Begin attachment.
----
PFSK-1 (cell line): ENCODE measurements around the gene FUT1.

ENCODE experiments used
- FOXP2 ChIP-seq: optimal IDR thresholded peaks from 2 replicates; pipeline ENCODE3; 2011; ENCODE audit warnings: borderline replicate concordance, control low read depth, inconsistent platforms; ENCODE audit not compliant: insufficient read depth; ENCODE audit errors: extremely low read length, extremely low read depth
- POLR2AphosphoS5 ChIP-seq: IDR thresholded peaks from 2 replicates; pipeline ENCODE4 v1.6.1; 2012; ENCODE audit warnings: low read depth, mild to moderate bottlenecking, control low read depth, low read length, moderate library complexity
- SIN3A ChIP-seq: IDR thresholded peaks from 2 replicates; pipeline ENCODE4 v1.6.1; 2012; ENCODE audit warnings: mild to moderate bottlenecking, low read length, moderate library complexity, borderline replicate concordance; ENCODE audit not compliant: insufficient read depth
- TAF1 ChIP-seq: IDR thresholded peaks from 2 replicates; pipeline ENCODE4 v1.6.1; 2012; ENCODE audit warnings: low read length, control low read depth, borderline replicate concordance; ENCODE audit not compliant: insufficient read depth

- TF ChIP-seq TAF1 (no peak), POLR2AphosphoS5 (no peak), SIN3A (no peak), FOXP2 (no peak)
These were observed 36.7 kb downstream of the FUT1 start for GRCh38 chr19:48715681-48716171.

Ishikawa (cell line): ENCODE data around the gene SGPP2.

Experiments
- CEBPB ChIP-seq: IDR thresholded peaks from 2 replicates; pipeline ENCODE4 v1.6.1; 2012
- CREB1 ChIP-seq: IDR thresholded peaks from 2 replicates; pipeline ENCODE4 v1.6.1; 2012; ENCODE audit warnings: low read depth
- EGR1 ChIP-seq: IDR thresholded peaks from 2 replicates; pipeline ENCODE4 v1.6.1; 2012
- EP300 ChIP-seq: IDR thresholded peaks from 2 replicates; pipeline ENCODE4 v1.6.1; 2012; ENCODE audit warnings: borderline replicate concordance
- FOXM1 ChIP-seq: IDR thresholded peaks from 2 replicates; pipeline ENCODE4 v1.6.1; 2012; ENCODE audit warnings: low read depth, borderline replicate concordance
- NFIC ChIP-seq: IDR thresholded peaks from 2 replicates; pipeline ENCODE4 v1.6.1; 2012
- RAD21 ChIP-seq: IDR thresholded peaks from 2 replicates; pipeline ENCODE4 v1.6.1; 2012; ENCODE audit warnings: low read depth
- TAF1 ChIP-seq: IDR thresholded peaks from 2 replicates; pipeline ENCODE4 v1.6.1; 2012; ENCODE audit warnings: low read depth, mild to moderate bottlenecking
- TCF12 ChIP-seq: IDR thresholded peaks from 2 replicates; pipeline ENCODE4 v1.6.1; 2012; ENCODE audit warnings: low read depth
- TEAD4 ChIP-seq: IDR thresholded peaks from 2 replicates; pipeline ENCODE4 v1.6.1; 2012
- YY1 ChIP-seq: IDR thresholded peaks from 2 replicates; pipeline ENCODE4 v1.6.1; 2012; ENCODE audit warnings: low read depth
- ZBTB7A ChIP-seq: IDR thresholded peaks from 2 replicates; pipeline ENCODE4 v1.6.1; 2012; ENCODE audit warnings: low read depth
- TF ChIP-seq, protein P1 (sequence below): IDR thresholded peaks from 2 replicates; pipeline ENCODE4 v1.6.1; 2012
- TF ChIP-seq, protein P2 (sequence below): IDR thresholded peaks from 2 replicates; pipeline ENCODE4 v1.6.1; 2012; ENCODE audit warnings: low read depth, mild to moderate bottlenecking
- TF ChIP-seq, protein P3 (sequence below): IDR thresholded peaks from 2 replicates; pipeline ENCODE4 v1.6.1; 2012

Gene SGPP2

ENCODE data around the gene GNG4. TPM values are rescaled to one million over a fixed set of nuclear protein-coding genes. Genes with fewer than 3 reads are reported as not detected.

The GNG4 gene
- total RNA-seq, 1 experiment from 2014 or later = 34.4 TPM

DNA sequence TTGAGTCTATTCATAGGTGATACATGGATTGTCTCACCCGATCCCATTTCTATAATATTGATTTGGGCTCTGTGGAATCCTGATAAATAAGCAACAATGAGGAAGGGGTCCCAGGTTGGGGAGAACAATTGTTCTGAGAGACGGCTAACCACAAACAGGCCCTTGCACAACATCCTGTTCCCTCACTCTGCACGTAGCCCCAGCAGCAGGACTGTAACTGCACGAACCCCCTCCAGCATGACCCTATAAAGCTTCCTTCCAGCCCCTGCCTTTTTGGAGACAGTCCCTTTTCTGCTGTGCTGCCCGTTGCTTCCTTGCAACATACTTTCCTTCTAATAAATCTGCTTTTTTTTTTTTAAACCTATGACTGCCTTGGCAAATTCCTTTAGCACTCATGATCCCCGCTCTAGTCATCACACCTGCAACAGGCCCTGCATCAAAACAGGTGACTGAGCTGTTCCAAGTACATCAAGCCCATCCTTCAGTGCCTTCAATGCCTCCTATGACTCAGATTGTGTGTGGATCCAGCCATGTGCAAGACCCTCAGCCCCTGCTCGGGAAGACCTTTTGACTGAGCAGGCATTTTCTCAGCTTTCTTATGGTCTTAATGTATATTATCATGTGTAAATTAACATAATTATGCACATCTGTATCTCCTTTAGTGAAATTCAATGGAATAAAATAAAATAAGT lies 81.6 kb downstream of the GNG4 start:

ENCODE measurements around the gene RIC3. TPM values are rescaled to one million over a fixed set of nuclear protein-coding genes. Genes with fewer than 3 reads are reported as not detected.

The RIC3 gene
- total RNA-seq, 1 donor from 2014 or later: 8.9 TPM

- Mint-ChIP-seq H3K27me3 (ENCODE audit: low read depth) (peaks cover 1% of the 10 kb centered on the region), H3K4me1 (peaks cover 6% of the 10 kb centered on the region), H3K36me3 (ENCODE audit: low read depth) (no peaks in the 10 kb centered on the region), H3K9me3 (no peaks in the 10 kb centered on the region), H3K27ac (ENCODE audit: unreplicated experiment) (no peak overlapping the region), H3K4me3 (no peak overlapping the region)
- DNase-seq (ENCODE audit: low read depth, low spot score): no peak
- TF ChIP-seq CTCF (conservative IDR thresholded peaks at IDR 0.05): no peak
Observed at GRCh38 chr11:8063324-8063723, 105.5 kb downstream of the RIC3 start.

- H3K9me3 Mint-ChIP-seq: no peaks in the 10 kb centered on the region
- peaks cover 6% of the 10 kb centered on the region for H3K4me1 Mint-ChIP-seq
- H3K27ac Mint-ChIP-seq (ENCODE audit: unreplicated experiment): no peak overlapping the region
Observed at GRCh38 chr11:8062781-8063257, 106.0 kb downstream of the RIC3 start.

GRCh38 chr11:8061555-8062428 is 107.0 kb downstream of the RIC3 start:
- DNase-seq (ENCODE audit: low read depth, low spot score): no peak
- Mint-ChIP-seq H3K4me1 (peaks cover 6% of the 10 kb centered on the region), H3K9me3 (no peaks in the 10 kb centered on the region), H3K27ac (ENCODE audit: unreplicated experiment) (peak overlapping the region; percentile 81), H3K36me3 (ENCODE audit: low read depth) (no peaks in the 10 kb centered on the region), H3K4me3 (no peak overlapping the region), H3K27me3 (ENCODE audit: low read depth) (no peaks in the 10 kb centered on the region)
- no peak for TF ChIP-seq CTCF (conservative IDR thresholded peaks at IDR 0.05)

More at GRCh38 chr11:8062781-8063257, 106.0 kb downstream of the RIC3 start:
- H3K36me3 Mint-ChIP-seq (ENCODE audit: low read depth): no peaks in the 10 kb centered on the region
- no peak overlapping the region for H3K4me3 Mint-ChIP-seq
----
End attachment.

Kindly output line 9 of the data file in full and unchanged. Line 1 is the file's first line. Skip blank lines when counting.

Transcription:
Ishikawa (cell line): ENCODE data around the gene SGPP2.